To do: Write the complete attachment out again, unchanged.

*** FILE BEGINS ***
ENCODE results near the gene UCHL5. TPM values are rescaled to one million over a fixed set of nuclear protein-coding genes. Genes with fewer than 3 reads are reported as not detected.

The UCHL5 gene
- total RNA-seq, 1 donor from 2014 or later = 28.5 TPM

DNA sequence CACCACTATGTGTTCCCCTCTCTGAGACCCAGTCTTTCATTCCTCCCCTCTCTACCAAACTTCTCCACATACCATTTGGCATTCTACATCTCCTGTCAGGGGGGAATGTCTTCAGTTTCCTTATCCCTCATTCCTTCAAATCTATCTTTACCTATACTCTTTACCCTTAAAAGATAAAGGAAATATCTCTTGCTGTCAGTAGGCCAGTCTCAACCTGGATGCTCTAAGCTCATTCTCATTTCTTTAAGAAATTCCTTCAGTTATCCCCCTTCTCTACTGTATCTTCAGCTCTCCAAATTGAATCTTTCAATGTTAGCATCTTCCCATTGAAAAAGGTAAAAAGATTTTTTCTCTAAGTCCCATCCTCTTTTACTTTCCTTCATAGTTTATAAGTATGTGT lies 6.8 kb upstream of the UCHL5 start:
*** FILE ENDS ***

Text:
ENCODE results near the gene UCHL5. TPM values are rescaled to one million over a fixed set of nuclear protein-coding genes. Genes with fewer than 3 reads are reported as not detected.

The UCHL5 gene
- total RNA-seq, 1 donor from 2014 or later = 28.5 TPM

DNA sequence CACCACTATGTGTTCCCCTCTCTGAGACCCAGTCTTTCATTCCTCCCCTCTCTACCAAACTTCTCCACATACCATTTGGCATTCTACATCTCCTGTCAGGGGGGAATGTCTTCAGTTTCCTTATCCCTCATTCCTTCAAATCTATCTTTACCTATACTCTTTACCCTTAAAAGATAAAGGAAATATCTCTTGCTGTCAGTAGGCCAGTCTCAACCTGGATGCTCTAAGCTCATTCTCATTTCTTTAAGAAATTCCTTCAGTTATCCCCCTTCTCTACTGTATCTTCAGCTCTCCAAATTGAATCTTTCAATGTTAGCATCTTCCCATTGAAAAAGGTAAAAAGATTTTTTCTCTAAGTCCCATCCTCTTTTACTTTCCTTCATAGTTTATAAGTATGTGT lies 6.8 kb upstream of the UCHL5 start: